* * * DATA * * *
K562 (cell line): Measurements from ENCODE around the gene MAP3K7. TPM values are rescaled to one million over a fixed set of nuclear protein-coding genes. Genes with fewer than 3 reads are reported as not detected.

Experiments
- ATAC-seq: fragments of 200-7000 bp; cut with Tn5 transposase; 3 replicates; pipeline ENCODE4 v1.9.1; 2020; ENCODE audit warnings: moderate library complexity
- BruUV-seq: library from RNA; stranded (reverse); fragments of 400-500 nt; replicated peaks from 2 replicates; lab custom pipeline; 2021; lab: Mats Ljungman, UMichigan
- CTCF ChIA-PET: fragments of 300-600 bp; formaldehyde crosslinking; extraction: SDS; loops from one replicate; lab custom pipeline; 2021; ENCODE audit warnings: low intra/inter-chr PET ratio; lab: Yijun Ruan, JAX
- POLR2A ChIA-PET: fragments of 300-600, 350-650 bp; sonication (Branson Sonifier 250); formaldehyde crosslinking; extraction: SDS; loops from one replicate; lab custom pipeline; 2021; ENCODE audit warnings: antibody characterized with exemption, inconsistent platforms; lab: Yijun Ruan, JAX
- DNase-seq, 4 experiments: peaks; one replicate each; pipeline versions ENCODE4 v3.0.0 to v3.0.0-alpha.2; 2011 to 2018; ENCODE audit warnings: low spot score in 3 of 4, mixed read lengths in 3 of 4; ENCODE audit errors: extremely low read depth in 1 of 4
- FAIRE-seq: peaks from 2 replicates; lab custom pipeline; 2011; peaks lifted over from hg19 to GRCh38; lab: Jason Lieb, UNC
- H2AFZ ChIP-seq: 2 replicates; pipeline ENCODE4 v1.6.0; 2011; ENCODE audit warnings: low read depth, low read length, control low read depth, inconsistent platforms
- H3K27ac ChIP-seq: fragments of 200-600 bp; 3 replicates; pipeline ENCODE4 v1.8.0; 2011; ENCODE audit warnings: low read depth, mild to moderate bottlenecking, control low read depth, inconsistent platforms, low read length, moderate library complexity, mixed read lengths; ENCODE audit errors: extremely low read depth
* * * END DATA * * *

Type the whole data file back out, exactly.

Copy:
K562 (cell line): Measurements from ENCODE around the gene MAP3K7. TPM values are rescaled to one million over a fixed set of nuclear protein-coding genes. Genes with fewer than 3 reads are reported as not detected.

Experiments
- ATAC-seq: fragments of 200-7000 bp; cut with Tn5 transposase; 3 replicates; pipeline ENCODE4 v1.9.1; 2020; ENCODE audit warnings: moderate library complexity
- BruUV-seq: library from RNA; stranded (reverse); fragments of 400-500 nt; replicated peaks from 2 replicates; lab custom pipeline; 2021; lab: Mats Ljungman, UMichigan
- CTCF ChIA-PET: fragments of 300-600 bp; formaldehyde crosslinking; extraction: SDS; loops from one replicate; lab custom pipeline; 2021; ENCODE audit warnings: low intra/inter-chr PET ratio; lab: Yijun Ruan, JAX
- POLR2A ChIA-PET: fragments of 300-600, 350-650 bp; sonication (Branson Sonifier 250); formaldehyde crosslinking; extraction: SDS; loops from one replicate; lab custom pipeline; 2021; ENCODE audit warnings: antibody characterized with exemption, inconsistent platforms; lab: Yijun Ruan, JAX
- DNase-seq, 4 experiments: peaks; one replicate each; pipeline versions ENCODE4 v3.0.0 to v3.0.0-alpha.2; 2011 to 2018; ENCODE audit warnings: low spot score in 3 of 4, mixed read lengths in 3 of 4; ENCODE audit errors: extremely low read depth in 1 of 4
- FAIRE-seq: peaks from 2 replicates; lab custom pipeline; 2011; peaks lifted over from hg19 to GRCh38; lab: Jason Lieb, UNC
- H2AFZ ChIP-seq: 2 replicates; pipeline ENCODE4 v1.6.0; 2011; ENCODE audit warnings: low read depth, low read length, control low read depth, inconsistent platforms
- H3K27ac ChIP-seq: fragments of 200-600 bp; 3 replicates; pipeline ENCODE4 v1.8.0; 2011; ENCODE audit warnings: low read depth, mild to moderate bottlenecking, control low read depth, inconsistent platforms, low read length, moderate library complexity, mixed read lengths; ENCODE audit errors: extremely low read depth